- It has been a windy road that lead me to finally playing Tomb Raider, the modern, gritty reboot of the classic franchise. I first played the opening hours when my brother brought his Xbox 360 copy along for a visit. I liked it, right up until I screwed up several quick time events. Eventually, I put the game in my Amazon wish list because I thought it would fun to play on my new PS4. Then around my birthday, I bought a new computer and started reinstalling Steam games. As I was combing through my library, I discovered that past me had the foresight to pick up a copy during some sale. I thanked past me for looking out for me and installed the game.
- I'm not one of those people who are sick of gritty reboots. In the hands of a deft storyteller, I like the new Lara. I like how she overcomes her challenges because she knows she is the only one who can. I like watching this woman discover that she is extraordinary. (I don't like the much too real death animations, but they don't seem to linger as much as I remember.) It hit me when we (Lara and I) reached the top of the radio tower. This woman does not believe in herself, but she's willing to do the hard work anyway. And as she goes along, she builds in confidence until she is ready to take charge of her situation. It's actually a very subtle change that happens over the course of many hours.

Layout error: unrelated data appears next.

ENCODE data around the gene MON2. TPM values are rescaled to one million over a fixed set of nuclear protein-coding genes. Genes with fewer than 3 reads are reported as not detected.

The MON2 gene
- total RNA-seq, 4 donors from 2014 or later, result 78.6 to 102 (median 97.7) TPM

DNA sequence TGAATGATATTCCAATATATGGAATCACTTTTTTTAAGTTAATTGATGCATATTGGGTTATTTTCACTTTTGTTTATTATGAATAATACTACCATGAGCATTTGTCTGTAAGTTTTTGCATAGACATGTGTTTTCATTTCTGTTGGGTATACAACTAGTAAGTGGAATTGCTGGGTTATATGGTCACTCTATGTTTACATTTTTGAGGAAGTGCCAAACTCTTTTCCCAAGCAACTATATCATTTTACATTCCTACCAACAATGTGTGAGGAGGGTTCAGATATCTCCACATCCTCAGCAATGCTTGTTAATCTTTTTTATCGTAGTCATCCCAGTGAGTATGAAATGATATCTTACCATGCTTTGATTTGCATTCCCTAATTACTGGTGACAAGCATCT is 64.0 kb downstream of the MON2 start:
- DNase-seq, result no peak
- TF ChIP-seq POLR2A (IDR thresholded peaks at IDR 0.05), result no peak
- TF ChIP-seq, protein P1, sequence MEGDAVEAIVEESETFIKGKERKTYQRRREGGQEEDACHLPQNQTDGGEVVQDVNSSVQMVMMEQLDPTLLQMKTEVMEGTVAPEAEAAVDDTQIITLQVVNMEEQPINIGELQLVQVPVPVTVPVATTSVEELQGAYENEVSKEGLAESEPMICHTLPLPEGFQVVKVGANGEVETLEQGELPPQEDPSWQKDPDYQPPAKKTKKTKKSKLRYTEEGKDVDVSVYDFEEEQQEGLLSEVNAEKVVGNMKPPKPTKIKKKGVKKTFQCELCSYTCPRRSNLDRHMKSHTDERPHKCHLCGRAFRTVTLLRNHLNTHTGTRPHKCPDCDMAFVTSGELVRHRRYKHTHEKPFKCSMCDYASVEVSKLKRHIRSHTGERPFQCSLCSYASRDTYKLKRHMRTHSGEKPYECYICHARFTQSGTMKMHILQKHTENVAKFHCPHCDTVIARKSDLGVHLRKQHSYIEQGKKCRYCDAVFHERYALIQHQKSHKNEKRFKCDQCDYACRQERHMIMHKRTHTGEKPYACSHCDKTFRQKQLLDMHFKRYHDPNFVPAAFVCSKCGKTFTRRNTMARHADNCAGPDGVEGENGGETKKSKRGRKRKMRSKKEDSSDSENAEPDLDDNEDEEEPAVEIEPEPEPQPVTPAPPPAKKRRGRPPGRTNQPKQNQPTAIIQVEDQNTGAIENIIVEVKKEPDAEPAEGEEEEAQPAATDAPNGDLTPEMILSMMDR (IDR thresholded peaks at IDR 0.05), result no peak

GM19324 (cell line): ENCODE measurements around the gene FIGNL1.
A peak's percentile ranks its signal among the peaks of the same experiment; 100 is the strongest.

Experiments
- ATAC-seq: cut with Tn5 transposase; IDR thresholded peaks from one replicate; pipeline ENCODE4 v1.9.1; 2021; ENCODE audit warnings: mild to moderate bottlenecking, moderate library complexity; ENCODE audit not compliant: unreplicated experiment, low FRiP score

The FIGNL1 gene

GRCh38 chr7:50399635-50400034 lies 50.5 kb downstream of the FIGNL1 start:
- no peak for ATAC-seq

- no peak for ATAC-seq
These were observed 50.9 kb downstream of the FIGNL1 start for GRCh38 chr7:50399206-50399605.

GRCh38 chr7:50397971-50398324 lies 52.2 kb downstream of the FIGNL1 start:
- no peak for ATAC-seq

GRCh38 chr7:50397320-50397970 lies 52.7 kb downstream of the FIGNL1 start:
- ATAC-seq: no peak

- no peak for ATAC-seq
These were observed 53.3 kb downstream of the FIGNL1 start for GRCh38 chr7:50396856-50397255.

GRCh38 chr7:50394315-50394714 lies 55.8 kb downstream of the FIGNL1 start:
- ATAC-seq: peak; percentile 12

- One concession to playability I made was to turn the combat difficulty down to easy. The last thing I want to do is replay multiple firefights when the exploration and story are what I'm really looking for. I cursed that there was no difficulty setting for the quick time events, but they seemed a little easier in this PC version. At least, I only died needlessly several times instead of the relentless cavalcade of horrific murders my slow fingers committed over and over again.
- When it's at its best, Tomb Raider makes you feel like you are exploring a neatly crafted, if fairly linear, puzzle-like world. The back story establishes why the enviroment can differ so much from level to level. Unlike the Assassin's Creed games where you hold your stick in a direction and your avatar climbs, traversal feels like an active process. Various clues inform you of which actions to perform without flashing button prompts on the screen.
- I did not one hundred percent the game, but I came away satisfied. The ending was intense, and there was no massive boss monster to overcome. Tomb Raider is likely to be one of my favorite games of the year.
© 2014 Marty Runyon. All rights reserved.